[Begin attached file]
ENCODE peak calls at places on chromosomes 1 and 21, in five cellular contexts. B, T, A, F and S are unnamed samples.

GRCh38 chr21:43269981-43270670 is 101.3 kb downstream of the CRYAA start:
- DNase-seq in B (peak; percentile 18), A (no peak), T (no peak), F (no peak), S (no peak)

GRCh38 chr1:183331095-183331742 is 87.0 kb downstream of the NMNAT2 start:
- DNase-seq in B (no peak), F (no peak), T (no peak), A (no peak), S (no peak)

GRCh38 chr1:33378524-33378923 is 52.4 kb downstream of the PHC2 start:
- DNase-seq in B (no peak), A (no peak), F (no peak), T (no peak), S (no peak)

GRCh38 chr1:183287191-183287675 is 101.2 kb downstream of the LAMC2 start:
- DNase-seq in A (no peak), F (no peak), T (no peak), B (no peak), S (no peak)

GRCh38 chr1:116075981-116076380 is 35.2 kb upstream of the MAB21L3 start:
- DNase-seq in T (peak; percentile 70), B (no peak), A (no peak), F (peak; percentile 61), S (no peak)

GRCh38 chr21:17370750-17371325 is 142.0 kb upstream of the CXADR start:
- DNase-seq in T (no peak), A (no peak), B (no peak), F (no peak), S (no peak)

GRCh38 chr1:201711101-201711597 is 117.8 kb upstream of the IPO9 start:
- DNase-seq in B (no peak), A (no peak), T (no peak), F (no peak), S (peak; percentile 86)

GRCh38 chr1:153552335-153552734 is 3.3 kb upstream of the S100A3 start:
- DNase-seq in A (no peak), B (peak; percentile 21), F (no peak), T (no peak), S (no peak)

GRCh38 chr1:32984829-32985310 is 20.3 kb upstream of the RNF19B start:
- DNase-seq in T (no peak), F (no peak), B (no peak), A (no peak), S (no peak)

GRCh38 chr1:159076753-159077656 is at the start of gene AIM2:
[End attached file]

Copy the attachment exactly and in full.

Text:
ENCODE peak calls at places on chromosomes 1 and 21, in five cellular contexts. B, T, A, F and S are unnamed samples.

GRCh38 chr21:43269981-43270670 is 101.3 kb downstream of the CRYAA start:
- DNase-seq in B (peak; percentile 18), A (no peak), T (no peak), F (no peak), S (no peak)

GRCh38 chr1:183331095-183331742 is 87.0 kb downstream of the NMNAT2 start:
- DNase-seq in B (no peak), F (no peak), T (no peak), A (no peak), S (no peak)

GRCh38 chr1:33378524-33378923 is 52.4 kb downstream of the PHC2 start:
- DNase-seq in B (no peak), A (no peak), F (no peak), T (no peak), S (no peak)

GRCh38 chr1:183287191-183287675 is 101.2 kb downstream of the LAMC2 start:
- DNase-seq in A (no peak), F (no peak), T (no peak), B (no peak), S (no peak)

GRCh38 chr1:116075981-116076380 is 35.2 kb upstream of the MAB21L3 start:
- DNase-seq in T (peak; percentile 70), B (no peak), A (no peak), F (peak; percentile 61), S (no peak)

GRCh38 chr21:17370750-17371325 is 142.0 kb upstream of the CXADR start:
- DNase-seq in T (no peak), A (no peak), B (no peak), F (no peak), S (no peak)

GRCh38 chr1:201711101-201711597 is 117.8 kb upstream of the IPO9 start:
- DNase-seq in B (no peak), A (no peak), T (no peak), F (no peak), S (peak; percentile 86)

GRCh38 chr1:153552335-153552734 is 3.3 kb upstream of the S100A3 start:
- DNase-seq in A (no peak), B (peak; percentile 21), F (no peak), T (no peak), S (no peak)

GRCh38 chr1:32984829-32985310 is 20.3 kb upstream of the RNF19B start:
- DNase-seq in T (no peak), F (no peak), B (no peak), A (no peak), S (no peak)

GRCh38 chr1:159076753-159077656 is at the start of gene AIM2: